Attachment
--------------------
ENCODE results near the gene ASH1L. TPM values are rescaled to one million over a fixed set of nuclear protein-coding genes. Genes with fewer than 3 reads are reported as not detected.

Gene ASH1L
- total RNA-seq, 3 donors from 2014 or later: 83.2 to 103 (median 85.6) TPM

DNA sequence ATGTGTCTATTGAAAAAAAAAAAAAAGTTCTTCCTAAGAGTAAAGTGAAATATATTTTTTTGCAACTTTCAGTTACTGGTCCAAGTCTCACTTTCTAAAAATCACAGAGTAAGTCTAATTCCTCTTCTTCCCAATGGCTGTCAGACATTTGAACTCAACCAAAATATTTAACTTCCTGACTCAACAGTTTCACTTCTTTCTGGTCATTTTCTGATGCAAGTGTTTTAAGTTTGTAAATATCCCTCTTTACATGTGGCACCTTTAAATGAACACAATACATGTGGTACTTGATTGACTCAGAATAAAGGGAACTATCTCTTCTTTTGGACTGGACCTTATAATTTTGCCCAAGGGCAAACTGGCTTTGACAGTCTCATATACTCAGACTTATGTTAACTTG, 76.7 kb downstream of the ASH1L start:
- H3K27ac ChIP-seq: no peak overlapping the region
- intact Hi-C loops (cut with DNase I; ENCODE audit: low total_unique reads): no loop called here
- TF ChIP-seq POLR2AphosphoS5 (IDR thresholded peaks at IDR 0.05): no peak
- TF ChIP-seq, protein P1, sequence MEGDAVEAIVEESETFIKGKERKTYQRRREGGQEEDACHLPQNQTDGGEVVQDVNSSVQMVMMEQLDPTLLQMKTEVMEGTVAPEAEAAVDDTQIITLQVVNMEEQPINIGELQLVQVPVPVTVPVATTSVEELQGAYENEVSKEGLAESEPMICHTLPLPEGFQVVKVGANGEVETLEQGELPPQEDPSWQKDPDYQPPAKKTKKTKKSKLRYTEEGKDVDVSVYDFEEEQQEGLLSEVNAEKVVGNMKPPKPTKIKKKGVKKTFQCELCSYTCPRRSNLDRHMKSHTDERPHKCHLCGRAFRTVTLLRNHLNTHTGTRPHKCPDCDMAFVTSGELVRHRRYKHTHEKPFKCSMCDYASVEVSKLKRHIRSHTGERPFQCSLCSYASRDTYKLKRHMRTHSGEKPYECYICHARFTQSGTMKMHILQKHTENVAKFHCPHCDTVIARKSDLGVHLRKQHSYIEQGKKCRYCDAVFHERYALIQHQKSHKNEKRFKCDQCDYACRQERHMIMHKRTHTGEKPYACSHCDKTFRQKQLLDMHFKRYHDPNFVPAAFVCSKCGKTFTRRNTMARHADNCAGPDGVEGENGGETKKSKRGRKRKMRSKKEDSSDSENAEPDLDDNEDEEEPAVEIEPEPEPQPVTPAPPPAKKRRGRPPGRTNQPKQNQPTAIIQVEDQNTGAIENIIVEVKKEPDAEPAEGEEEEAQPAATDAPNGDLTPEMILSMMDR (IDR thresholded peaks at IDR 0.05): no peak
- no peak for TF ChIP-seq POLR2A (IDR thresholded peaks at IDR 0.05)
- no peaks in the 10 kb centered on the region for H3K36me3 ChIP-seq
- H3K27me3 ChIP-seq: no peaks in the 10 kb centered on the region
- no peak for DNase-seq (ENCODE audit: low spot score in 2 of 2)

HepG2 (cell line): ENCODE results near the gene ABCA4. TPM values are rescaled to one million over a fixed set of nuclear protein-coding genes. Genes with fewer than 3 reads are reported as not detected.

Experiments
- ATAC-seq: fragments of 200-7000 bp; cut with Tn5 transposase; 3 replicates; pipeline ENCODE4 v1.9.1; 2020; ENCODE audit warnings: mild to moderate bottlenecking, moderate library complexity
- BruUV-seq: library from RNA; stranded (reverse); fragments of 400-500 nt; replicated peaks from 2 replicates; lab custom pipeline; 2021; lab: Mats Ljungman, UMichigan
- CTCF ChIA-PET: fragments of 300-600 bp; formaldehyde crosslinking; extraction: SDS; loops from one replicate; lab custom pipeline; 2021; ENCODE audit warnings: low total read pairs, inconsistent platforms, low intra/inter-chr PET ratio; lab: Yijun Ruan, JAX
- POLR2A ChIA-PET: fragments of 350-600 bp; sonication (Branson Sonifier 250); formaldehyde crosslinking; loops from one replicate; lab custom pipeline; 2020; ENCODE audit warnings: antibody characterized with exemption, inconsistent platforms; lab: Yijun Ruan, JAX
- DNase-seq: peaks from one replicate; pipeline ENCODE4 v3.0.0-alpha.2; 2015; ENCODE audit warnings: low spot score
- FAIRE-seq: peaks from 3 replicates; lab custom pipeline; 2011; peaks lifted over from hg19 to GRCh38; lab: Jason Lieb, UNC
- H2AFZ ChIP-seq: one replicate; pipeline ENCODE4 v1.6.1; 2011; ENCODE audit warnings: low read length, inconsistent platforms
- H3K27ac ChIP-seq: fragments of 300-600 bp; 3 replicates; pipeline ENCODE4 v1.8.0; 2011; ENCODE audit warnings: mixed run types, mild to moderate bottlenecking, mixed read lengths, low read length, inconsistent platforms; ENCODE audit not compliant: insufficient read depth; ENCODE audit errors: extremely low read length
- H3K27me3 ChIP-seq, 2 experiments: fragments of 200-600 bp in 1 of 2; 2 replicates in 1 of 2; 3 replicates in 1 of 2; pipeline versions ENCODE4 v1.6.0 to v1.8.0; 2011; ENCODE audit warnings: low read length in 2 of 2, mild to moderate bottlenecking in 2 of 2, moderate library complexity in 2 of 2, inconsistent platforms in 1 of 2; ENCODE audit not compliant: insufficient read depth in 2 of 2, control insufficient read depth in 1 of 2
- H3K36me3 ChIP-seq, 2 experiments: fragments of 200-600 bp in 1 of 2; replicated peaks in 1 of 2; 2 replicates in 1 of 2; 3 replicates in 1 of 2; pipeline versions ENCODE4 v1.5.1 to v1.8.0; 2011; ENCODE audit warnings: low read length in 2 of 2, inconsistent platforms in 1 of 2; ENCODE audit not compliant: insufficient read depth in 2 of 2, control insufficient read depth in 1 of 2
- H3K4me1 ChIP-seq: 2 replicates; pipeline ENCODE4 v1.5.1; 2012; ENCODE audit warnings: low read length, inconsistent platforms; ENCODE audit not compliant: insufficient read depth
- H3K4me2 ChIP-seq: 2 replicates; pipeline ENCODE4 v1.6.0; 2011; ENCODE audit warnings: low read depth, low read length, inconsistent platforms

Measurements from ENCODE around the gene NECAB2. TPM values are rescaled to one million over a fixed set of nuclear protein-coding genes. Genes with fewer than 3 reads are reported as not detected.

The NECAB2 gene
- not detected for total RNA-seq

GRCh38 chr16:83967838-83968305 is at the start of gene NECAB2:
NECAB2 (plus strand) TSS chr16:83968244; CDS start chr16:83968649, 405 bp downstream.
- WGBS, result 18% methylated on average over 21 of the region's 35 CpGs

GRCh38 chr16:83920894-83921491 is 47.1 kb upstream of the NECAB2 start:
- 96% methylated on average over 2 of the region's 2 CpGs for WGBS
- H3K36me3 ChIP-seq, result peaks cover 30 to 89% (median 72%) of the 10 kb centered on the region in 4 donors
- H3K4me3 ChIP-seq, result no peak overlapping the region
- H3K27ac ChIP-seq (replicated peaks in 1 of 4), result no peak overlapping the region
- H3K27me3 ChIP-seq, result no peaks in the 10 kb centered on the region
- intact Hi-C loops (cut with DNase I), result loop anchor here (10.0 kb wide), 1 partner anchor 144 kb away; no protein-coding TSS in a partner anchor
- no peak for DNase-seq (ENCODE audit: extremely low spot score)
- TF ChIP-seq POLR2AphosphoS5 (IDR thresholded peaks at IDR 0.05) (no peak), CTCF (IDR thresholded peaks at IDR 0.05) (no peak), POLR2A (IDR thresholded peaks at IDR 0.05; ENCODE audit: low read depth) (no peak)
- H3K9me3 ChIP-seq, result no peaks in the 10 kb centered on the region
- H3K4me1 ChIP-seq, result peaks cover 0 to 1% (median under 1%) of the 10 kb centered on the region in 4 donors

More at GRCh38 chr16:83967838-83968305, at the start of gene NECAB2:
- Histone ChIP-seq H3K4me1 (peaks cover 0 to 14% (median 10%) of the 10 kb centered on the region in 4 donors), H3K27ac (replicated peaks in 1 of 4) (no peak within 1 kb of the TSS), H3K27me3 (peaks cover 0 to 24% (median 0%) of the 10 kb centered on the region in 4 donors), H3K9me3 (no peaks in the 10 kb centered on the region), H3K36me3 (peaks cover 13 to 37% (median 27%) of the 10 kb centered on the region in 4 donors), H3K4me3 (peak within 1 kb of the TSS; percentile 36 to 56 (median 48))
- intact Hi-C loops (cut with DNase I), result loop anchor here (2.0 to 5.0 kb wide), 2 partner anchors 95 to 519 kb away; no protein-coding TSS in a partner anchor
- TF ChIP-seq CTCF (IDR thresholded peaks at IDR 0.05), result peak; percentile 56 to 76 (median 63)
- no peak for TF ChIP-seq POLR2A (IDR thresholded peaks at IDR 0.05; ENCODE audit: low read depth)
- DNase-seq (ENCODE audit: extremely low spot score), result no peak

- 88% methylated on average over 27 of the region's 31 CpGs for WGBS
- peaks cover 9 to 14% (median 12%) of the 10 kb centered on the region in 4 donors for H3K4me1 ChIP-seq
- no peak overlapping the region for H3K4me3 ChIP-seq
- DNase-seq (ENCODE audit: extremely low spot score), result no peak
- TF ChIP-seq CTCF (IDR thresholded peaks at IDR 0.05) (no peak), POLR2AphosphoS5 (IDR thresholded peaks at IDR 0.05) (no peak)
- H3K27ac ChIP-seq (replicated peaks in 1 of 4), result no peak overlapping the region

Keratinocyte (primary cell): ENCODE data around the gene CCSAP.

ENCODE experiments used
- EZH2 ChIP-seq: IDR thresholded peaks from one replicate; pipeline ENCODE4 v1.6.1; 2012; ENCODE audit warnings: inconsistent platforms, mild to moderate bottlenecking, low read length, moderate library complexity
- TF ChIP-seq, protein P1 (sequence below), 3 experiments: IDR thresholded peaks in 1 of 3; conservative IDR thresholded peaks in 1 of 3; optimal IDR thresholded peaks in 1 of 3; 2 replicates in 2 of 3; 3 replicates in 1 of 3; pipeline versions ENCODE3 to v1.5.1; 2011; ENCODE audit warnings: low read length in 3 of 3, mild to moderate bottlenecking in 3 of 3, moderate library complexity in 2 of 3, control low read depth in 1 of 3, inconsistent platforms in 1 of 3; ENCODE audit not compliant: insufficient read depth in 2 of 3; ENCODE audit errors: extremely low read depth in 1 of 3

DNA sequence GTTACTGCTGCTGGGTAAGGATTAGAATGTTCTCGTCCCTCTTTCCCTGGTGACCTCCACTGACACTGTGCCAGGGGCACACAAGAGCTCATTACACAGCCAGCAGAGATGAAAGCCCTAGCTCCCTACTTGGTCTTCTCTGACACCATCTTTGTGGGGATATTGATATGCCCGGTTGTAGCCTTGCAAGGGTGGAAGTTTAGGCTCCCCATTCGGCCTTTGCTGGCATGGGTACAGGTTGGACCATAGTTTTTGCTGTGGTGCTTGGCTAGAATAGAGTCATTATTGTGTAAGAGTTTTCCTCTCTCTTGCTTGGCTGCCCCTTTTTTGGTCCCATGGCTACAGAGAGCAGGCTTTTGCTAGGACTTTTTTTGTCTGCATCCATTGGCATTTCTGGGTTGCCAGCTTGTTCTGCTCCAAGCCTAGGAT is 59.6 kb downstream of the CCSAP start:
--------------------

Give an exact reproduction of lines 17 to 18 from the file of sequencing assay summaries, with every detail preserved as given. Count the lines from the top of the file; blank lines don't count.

- CTCF ChIA-PET: fragments of 300-600 bp; formaldehyde crosslinking; extraction: SDS; loops from one replicate; lab custom pipeline; 2021; ENCODE audit warnings: low total read pairs, inconsistent platforms, low intra/inter-chr PET ratio; lab: Yijun Ruan, JAX
- POLR2A ChIA-PET: fragments of 350-600 bp; sonication (Branson Sonifier 250); formaldehyde crosslinking; loops from one replicate; lab custom pipeline; 2020; ENCODE audit warnings: antibody characterized with exemption, inconsistent platforms; lab: Yijun Ruan, JAX